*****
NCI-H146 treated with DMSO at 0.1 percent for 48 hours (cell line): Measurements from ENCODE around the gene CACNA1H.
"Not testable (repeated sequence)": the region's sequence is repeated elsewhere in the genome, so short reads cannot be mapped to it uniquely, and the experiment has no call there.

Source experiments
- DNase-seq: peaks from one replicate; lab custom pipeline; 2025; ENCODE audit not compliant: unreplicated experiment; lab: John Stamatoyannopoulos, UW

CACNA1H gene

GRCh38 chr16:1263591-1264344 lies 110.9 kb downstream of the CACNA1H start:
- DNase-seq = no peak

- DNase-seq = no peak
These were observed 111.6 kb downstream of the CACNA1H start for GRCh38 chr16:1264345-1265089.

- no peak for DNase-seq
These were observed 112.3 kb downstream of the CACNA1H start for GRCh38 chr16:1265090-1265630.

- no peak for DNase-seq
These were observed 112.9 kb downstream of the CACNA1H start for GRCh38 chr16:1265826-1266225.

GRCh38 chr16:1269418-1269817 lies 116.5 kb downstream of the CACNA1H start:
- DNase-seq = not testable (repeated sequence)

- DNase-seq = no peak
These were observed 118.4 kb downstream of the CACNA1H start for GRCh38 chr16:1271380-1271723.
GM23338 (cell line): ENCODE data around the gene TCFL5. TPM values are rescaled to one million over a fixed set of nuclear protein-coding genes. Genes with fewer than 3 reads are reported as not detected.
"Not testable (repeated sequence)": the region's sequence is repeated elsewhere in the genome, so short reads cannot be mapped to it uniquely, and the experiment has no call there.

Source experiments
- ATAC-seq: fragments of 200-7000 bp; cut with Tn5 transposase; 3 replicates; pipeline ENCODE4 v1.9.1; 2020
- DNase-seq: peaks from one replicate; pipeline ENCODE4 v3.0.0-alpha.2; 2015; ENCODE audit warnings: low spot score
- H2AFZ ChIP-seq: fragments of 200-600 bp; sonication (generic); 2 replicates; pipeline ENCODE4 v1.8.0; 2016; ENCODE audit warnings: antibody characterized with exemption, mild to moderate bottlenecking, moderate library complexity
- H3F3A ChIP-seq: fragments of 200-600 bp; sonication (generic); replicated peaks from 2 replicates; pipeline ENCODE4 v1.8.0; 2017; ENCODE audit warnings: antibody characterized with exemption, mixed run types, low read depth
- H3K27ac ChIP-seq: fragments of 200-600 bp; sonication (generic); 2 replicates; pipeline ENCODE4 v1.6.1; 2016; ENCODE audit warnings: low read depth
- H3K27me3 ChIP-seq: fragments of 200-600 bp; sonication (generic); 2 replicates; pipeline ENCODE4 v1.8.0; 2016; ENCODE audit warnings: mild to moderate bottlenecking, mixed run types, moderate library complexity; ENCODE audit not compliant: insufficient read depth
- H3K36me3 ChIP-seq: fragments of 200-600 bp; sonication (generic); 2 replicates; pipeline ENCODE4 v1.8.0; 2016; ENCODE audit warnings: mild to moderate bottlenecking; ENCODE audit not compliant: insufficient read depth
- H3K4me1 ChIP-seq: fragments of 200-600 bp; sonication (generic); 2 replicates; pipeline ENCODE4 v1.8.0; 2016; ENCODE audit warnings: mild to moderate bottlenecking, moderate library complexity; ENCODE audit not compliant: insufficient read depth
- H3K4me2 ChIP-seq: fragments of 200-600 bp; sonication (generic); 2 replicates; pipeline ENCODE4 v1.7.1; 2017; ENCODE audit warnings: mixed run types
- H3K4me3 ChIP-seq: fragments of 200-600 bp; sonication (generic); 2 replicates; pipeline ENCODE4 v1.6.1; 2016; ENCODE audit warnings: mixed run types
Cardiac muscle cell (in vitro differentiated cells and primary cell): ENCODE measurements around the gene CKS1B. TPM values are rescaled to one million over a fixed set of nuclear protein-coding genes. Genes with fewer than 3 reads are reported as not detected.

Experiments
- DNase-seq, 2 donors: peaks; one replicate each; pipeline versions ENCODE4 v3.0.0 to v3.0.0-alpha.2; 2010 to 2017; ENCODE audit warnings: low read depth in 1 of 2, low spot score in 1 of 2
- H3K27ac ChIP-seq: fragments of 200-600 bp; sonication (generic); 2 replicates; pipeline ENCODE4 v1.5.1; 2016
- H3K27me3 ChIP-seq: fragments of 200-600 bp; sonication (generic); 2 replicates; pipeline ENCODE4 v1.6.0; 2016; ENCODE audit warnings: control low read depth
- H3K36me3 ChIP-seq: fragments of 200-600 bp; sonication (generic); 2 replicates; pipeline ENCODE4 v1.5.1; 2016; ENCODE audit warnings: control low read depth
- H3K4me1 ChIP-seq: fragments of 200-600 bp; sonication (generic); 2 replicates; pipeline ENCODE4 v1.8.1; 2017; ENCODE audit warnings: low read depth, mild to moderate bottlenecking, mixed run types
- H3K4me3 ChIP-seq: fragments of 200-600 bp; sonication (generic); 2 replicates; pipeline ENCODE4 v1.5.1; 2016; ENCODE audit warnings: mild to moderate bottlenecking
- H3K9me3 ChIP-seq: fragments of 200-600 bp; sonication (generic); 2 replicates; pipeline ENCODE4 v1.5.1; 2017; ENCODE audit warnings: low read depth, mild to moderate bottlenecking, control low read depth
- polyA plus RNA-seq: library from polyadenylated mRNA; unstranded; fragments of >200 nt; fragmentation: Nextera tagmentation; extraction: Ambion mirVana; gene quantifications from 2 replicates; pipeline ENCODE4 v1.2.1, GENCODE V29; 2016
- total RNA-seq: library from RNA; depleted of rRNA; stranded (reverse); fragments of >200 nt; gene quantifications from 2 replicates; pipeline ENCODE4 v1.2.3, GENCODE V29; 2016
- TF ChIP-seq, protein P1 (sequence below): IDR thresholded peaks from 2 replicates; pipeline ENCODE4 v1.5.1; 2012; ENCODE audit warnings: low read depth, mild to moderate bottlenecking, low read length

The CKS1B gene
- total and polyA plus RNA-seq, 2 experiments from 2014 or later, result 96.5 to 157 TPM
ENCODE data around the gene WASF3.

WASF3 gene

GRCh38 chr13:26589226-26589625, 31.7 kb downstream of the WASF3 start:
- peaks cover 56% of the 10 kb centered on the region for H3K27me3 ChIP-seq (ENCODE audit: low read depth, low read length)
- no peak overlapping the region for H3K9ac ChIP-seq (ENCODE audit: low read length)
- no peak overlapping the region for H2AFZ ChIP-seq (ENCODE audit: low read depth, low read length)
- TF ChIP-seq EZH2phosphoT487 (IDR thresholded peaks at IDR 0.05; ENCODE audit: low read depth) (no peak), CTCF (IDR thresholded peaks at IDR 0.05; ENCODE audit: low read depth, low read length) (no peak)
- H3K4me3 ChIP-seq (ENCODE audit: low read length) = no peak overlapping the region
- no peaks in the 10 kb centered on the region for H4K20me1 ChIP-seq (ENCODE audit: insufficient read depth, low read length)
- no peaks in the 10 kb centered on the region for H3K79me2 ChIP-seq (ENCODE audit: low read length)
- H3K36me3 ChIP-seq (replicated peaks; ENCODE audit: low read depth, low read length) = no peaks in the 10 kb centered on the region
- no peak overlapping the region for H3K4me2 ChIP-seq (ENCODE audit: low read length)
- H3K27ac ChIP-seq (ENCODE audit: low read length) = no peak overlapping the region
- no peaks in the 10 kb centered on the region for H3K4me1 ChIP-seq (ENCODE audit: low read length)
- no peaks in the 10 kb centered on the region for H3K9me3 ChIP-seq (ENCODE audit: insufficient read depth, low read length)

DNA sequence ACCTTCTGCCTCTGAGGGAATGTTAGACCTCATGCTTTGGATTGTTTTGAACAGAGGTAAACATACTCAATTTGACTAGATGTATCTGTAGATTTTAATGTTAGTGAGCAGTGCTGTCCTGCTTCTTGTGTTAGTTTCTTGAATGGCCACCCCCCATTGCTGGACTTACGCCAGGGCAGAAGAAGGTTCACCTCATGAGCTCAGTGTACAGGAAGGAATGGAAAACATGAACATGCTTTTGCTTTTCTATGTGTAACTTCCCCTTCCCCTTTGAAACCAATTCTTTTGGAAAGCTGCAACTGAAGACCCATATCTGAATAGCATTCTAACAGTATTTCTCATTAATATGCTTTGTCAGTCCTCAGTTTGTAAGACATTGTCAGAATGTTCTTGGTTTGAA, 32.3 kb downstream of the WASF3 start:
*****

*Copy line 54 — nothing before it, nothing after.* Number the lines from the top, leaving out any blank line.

- no peaks in the 10 kb centered on the region for H3K79me2 ChIP-seq (ENCODE audit: low read length)